The master of the cruise ship Nieuw Amsterdam, Captain Vincent Smit, talks to Ted Scull during a transatlantic crossing from Fort Lauderdale to Lisbon

Is there a seafaring tradition in your family? Yes, on my father’s side, there were officers who worked for KNSM, the Royal Netherlands Steamship Company of Amsterdam.

When did you go to sea and why? At first I wanted to be an airline pilot, but there is a similar relationship between flying a plane and manoeuvring a ship. I used to cycle to the port area to watch the shipping when we moved to Antwerp.

What was your schooling? I went to nautical college at 16, studied for four years and then got my third mate’s licence. I had two years of sailing time with Chevron on board oil tankers to reach second mate, then moved up to chief officer and went back to school.

When did you come to Holland America? I joined HAL in 1992 and have been involved in the construction of several new ships. I first sailed on Maasdam, then Ryndam and am now in charge of Nieuw Amsterdam, where I am relatively new.

What do you like about this ship? I like the layout, the lighter colours, and she is more state-of-the-art than other ships I have been on. The ship has Azipods rather than two propellers and a rudder. The older ships, though, are continually being upgraded with new equipment, having radars replaced and other electrical aids fitted.

What is this ship like to handle?There is more wind resistance with this ship than others I have served on, but she also has more power. At Fort Lauderdale, our winter base, we occasionally need a tug at the bow when the wind reaches about 25 knots, but with the power of the Azipods we never need assistance at the stern.

View from the Bridge

Is Holland America short of Dutch officers? Yes; some time ago, some of the nautical colleges closed in the Netherlands as so many young people no longer want to go to sea for months at a time. So HAL recruited officers from Britain, and it works very well. The company mixes them on the ships with the Dutch officers. Recently, there has been more advertising and promotion at schools in the Netherlands to encourage students toconsider a career at sea, and thisseems to be working.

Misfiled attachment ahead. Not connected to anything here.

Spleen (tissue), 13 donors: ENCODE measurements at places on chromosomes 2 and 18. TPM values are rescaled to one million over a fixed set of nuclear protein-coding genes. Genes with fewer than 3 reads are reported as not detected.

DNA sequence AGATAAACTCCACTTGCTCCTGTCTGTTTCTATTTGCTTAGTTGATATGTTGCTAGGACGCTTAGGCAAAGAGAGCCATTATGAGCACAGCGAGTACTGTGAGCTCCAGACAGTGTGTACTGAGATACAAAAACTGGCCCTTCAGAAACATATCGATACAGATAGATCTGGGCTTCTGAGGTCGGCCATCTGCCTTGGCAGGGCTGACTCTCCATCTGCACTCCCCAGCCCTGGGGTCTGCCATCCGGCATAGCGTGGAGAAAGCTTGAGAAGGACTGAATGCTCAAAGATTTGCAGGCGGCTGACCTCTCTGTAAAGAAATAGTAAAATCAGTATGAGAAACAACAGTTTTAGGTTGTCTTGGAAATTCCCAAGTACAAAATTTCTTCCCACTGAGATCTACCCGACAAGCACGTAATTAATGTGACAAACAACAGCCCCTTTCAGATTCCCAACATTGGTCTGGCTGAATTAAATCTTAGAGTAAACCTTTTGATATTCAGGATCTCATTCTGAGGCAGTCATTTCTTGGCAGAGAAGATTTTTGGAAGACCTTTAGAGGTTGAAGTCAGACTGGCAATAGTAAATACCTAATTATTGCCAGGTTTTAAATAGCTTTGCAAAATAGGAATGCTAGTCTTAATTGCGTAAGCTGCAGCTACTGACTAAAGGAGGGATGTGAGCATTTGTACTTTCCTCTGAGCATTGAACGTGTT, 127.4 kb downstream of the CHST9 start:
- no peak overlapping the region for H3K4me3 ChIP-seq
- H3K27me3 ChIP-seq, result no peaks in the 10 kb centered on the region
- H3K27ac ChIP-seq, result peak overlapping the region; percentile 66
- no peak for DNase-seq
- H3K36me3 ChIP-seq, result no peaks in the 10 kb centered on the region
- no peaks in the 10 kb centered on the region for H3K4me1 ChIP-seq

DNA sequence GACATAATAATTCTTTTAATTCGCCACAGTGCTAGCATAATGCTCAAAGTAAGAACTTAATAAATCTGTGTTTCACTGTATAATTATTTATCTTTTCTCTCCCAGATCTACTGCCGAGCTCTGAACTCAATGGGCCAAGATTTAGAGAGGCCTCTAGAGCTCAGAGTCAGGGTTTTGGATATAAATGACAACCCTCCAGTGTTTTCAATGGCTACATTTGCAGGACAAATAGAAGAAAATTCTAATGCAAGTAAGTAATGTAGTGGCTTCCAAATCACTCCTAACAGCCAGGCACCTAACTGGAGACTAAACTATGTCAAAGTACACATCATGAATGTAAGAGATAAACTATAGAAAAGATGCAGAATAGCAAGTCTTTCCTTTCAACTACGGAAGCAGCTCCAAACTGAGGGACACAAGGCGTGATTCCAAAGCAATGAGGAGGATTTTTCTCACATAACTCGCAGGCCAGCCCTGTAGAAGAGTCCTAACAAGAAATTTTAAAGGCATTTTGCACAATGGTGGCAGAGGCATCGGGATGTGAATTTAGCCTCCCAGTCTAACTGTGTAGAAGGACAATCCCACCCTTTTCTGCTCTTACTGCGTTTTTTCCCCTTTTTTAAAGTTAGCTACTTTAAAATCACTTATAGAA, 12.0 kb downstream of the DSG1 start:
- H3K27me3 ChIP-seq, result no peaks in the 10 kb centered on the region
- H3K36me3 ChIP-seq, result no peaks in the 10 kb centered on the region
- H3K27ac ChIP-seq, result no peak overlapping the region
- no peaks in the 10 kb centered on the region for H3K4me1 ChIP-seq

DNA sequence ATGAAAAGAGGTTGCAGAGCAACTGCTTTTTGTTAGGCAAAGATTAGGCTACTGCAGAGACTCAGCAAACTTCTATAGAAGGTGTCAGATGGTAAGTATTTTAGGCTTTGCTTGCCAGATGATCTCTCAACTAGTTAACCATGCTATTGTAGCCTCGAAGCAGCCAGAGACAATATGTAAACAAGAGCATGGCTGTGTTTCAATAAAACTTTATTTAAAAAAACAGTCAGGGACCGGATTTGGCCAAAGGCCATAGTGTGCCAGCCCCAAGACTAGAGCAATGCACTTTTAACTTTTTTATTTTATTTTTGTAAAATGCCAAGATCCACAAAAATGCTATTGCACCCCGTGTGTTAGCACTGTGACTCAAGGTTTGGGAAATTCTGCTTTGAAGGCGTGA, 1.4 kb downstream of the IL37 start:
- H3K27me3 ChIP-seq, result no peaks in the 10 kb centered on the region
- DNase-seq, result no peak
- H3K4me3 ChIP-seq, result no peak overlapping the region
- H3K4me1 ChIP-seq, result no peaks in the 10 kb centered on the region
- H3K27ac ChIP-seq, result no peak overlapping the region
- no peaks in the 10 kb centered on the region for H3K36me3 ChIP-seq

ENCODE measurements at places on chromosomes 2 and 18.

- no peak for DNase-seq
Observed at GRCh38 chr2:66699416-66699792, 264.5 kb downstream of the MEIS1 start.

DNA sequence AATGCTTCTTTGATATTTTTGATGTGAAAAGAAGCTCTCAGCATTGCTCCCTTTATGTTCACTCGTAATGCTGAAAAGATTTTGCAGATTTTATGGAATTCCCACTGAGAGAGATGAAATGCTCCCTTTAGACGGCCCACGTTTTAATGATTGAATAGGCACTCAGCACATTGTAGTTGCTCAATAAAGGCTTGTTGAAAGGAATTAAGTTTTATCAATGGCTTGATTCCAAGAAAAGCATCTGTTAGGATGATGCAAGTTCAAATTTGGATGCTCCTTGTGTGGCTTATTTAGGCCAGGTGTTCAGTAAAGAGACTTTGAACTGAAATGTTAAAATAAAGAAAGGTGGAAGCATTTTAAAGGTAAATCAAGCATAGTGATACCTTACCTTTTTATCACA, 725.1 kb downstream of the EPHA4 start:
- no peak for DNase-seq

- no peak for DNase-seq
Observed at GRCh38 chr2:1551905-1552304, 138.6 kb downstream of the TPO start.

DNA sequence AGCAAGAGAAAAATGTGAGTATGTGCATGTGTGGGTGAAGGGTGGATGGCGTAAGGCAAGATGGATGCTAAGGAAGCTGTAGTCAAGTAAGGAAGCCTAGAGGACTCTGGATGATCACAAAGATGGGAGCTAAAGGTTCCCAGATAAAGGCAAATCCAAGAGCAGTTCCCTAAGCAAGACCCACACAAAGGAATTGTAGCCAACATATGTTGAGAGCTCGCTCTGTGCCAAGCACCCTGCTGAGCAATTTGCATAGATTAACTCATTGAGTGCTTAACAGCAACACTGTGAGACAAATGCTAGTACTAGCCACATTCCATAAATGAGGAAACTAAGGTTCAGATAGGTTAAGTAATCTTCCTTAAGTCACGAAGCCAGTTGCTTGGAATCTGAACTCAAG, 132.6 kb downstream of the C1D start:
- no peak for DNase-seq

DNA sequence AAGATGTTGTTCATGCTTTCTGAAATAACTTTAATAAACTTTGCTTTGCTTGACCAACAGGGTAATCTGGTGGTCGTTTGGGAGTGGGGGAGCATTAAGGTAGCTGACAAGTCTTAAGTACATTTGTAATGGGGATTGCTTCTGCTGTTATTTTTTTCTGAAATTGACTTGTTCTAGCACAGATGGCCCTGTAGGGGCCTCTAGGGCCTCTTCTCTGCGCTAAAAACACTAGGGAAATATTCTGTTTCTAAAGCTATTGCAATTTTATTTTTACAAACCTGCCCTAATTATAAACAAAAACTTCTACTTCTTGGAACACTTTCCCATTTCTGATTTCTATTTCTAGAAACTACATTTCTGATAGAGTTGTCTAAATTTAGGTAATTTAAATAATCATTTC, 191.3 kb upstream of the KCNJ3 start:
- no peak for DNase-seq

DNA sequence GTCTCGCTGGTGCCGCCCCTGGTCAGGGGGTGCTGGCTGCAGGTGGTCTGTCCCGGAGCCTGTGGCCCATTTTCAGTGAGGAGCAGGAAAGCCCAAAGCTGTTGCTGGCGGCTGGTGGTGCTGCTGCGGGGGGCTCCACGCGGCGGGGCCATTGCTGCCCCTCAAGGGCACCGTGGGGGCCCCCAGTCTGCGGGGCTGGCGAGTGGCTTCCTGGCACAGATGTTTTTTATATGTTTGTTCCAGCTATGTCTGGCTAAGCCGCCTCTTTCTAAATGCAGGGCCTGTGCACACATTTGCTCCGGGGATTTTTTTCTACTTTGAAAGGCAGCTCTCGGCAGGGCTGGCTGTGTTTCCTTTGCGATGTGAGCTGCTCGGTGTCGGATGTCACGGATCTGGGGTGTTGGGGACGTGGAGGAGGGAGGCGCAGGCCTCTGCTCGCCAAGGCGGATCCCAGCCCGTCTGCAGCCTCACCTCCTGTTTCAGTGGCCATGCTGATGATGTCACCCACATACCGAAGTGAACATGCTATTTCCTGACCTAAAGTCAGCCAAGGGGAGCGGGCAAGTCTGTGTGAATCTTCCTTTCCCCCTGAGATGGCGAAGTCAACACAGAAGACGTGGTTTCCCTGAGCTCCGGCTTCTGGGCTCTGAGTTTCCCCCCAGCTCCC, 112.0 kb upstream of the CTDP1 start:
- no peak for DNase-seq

How many Dutch crew are there onthis ship? We have nine on the bridge, seven in the engine room and ten on the hotel side.

What are your favourite areas forcruising? I like Europe best. There is not much to see in the Caribbean, so I don’t go ashore much when we are there. The passengers are more varied on European itineraries, with Americans, Australians, New Zealanders, German, French and Dutch passengers coming on board for the trips.

What do you like to do in your freetime? I live near Eindhoven in the Netherlands with my wife and three children. Iused to go diving but now I like to go biking, hiking and am interested in photography, and have some of my photos displayed in my cabin.

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